Saturday, May 18, 2013

San Carlos

Yes, the rumors are true.  We are no longer working on our engine in Mazatlan.  We are now working on our engine in San Carlos.  At least the scenery has changed.

To be fair to Total Yacht Works, our engine is running great and we motored most of the 400-plus miles up the coast to San Carlos without any mechanical-related issues.  The problem we're facing now is with the charging system.  After five months of inactivity our regulator and/or battery combiner has decided to pack it in.  Or, it could be a wire running through the engine compartment was pulled the wrong way or simply shorted out after 30 years of service.  Whatever the cause, it needs attention if we want to preserve our batteries.  So, that's what I'll be working on over the next few days.

But, a little charging problem can't overshadow the fact that we have our engine back and are on the move again.   We said goodbye to our friends on Katie G and Bangorang on Sunday as we pulled away from the dock in Mazatlan for the last time.  We felt an overdue sense of liberation as we motored out the channel and set the sails for the first time in months.  A steady westerly breeze filled in and we managed to sail the entire afternoon in company with our friends on Cricket.  The wind faded with the light so we fired up the diesel and motor-sailed under a brilliant clear night sky.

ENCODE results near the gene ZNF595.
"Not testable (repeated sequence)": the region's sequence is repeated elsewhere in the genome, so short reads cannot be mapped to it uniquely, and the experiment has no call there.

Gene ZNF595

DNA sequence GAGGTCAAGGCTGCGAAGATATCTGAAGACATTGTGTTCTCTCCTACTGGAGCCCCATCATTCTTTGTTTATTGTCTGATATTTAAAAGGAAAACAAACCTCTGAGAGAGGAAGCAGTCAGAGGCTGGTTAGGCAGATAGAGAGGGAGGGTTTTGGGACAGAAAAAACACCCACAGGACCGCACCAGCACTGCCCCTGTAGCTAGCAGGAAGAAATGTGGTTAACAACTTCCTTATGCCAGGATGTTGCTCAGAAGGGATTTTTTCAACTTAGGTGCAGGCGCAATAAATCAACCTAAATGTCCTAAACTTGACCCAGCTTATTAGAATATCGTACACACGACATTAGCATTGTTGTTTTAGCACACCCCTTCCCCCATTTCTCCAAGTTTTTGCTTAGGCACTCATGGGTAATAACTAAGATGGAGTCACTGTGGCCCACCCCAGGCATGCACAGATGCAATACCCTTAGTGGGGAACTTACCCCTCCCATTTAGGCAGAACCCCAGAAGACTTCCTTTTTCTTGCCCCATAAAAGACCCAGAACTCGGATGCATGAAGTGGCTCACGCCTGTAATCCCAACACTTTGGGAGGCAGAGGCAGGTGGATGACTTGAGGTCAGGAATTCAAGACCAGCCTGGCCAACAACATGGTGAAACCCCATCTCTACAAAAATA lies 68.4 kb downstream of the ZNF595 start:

By Tuesday we were weaving our way through the long winding channel to the little working town of Topolobampo where we planned to fill the fuel tank and hit the mercado.  The channel runs through a breaking reef, across a large shallow bay, to the edge of town where a couple new marinas are now operating.  We only managed to run aground once on the way in.  Luckily for us we hit soft mud and not any hard pointy things.  Colin found this to be a hilarious event and burst out in uncontrollable laughter when the boat came to an abrupt halt.  The captain was somewhat less amused.

A couple days in Topolobampo was enough for us so we motored back out the channel on Thursday with our friends on Dream Catcher just ahead and turned north again for another two-day sail to San Carlos under glorious sunny skies.  We discovered along the way that we needed to spend this time learning to sail again.  The rust had set in on our sailing skills after so many months of sitting in a marina and it took a few days to knock it loose.  After some time, though, we began to find a rhythm and adjust to the motion of a passage.  I even managed to catch a Dorado, my first one since sailing down last year.  Fish tacos for dinner.

This morning we sailed in to the anchorage in San Carlos where we plan to spend a few days before moving to Guaymas where we'll haul the boat out and store it for the summer.  It's tempting to linger here a little longer to check out the inviting anchorages along the coast.  But, home is calling and we're looking forward to seeing family and friends in the States again.  The Sea of Cortez will have to wait for the fall.  It seems the season has come to an end for us just as it was getting started.